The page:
First, he calculates the total square footage of all door and window openings, relative to a home’s exterior. In percentages that span around 17 per-cent of total wall space or higher—no matter what codes call for—he adjusts U-factor ratings.

He also carefully weighs design pressure (DP) ratings, to match the resiliency of the overall structure. IIHS’s Fortified Home program takes a similar approach, with specifications varying for each window.

Proof of Concept

There’s more than just anecdotal evidence to support the resilient homes concept, Westcott says. And he should know. As part of FEMA’s Building Science branch, he’s one of numerous representatives who visit disaster-struck areas to assess post-incident damages.

“When you go to these neighborhoods that have been hit by these disasters, you go down the street and you see house after house where there’s a big pile of belongings, insulation and drywall on the sidewalk,” Westcott says. Then, every once in a while, you come across a lonely house that somehow faired the event. “I’ve seen people having cocktail hour on their porch, while their neighbors are worried about all their belongings,” he says.

By dissecting those situations, Westcott says FEMA is developing its own playbook for resilient construction, which the agency will present to the International Code Council.

While there will be costs associated with more stringent requirements, even with those line items to bear, more resilient structures will pay dividends, Westcott and others suggest. For instance, a report produced in January 2018 by the National Institute of Building Sciences suggests that mitigation grants funded through select federal government agencies can save the nation, on average, $6 in future disaster costs for every $1 spent on mitigation. Incentives also have proven to pay off for insurers. In 2001, Florida required new construction to comply with national standards for wind and flood resistance. As a result, between 2001 and 2010, compliant homes saw a 53 percent reduction in paid insured losses from windstorm hazards.

And the concept isn’t reserved for the most expensive houses. In Panama City, according to local news reports, five Habitat for Humanity houses stood firm through Hurricane Michael. “This is not something that costs tens of thousands of dollars,” says Roy Wright, president and CEO of IBHS. “This is within reach of anyone to fortify their roof, windows and doors. Homeowners just have to be armed with the right questions.”

Opportunities Exist

So far, we found no evidence that door and window manufacturers are pushing those questions out through marketing, based around the resilient home concept. When we reached out to manufacturers, none indicated that they’re expecting to see an increased demand for impact-rated products. But foregoing the opportunity to market along those lines—especially among new homes—would be a mistake, says Colker.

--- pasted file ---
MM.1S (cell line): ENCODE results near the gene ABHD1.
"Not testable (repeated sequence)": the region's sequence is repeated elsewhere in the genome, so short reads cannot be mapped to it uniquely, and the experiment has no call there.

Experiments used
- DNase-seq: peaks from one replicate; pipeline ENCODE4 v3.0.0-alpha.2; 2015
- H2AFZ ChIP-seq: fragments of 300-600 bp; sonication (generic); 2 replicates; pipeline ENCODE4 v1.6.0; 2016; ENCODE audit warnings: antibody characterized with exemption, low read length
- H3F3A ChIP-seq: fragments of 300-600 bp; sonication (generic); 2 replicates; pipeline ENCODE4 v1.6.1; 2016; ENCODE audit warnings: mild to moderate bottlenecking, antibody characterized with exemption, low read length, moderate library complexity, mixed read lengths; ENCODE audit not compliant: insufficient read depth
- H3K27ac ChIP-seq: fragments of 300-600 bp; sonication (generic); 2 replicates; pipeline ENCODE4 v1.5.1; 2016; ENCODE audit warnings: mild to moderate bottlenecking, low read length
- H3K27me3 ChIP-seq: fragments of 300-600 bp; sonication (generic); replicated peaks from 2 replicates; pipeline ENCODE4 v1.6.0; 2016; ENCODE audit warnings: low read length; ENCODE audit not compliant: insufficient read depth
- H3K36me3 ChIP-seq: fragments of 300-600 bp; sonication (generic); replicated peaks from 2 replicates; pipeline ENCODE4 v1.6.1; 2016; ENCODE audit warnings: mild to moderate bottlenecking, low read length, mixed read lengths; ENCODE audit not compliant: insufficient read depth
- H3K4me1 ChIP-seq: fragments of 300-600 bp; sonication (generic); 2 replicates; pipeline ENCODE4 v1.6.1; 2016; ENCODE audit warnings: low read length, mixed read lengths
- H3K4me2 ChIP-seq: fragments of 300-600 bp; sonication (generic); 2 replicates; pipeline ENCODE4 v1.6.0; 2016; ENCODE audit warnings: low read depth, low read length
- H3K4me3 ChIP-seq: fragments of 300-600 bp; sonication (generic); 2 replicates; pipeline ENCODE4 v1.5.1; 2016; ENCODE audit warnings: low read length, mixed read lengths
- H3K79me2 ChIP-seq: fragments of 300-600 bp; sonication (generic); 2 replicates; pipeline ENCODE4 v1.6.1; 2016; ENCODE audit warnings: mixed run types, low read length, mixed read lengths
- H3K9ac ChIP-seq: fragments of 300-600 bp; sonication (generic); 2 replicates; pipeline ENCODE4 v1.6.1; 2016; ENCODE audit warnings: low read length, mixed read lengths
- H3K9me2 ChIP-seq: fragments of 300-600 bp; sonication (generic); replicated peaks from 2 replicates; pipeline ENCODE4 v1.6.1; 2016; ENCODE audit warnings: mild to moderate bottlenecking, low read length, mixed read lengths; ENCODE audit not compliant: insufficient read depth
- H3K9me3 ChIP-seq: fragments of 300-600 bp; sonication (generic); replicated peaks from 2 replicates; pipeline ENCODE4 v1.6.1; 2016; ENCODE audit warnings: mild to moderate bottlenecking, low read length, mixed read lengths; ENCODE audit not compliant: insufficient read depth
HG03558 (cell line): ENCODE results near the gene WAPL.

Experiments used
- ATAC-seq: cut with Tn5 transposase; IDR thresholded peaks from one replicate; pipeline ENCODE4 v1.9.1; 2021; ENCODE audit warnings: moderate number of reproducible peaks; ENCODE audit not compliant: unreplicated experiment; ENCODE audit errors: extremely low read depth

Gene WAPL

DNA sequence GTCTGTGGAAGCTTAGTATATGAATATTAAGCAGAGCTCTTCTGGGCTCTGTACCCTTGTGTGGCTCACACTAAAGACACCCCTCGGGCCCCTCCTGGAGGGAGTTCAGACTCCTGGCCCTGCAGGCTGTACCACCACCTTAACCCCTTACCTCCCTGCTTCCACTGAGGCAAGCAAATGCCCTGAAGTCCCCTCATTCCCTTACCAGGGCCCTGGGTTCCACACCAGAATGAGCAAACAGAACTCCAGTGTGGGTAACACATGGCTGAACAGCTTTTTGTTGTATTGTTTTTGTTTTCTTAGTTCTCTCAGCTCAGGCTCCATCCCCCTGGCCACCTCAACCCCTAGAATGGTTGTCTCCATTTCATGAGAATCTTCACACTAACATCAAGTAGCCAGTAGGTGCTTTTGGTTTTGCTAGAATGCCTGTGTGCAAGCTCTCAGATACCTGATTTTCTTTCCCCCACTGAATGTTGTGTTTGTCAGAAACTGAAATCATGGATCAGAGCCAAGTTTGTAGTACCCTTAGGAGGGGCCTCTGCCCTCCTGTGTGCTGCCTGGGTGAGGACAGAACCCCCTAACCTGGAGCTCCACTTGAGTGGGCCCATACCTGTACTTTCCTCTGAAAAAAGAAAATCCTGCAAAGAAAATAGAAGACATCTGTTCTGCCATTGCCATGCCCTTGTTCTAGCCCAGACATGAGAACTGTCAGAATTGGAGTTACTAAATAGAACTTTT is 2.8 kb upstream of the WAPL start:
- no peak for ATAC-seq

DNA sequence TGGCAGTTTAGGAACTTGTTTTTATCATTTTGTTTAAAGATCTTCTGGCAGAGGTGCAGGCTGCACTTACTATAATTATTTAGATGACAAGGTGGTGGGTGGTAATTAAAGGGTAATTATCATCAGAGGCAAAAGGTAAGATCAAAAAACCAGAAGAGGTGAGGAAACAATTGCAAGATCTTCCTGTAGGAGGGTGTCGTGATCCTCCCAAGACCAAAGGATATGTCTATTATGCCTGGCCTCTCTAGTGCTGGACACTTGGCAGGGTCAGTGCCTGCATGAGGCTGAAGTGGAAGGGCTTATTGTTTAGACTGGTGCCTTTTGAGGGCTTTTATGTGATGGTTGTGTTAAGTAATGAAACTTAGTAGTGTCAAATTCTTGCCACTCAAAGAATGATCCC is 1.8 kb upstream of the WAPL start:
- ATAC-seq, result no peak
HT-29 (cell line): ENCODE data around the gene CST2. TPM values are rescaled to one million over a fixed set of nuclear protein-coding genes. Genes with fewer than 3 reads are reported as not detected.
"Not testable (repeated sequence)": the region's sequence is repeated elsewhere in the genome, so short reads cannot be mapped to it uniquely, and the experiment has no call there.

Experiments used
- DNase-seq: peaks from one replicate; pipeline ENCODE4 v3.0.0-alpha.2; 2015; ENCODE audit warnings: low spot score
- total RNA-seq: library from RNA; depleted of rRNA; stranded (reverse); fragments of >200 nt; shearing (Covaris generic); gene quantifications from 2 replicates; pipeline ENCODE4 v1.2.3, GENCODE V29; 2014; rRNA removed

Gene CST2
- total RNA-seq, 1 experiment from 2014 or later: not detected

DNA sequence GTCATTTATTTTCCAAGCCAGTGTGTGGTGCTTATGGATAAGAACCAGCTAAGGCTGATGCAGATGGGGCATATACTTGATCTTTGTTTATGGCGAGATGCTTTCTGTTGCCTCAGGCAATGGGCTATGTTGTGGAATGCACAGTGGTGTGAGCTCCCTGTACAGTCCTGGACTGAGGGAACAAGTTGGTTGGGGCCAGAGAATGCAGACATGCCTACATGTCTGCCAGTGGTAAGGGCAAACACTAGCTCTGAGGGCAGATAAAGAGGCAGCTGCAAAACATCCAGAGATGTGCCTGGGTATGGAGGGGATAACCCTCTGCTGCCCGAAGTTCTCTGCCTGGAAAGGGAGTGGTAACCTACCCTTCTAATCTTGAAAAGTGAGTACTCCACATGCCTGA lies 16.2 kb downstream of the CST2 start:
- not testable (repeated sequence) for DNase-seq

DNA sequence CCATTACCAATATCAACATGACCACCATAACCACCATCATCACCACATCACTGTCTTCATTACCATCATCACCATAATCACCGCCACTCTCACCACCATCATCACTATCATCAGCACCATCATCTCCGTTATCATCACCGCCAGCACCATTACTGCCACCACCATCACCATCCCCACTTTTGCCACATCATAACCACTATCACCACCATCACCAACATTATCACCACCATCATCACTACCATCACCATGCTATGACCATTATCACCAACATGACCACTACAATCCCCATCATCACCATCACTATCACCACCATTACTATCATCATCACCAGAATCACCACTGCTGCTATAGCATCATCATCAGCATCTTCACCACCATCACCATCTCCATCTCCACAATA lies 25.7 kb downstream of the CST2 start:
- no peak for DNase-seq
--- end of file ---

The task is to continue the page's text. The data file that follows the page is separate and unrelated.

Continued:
“I think there’s an opportunity for builders to be proactive and, you know … to sell themselves as resilient builders, because they put in these particular products, which then lead to a safer house.”

The same opportunity exists for door and window dealers, Inks suggests, by explaining to homeowners, “Okay, this is the minimum that’s required,” he says. “But, if you really want to make your home strong, why don’t you put in impact-resistant glazing?”

Ultimately, that’s the avenue that Westcott sees driving the resilient home concept more than any other.

“People are going to see that storms are becoming more intense, that flooding is changing, and that there’s economic sense in doing it, so they’re going to want to take some action,” he says.

And that’s a message that everyone agrees could move beyond coastal areas.

“Just recently, you see how far hurricanes go inland, or at least hurricane-force winds,” Beste says. “You also have tornadoes within the tornado belt. But these days, where is tornado ally?”

Ultimately, the more stringent codes that follow coastlines may make the same migration.

And while he suggests that the larger issue might be in how many existing homes fail to meet code requirements, “I think the question comes in, then, in terms of should we be putting in these features that we now are only putting in areas that have been identified as higher hazards?” Inks says.

Drew Vass is the editor of DWM magazine.

To view the laid-in version of this article in our digital edition, CLICK HERE.

DWM Magazine

Leave a Reply

Your email address will not be published. Required fields are marked *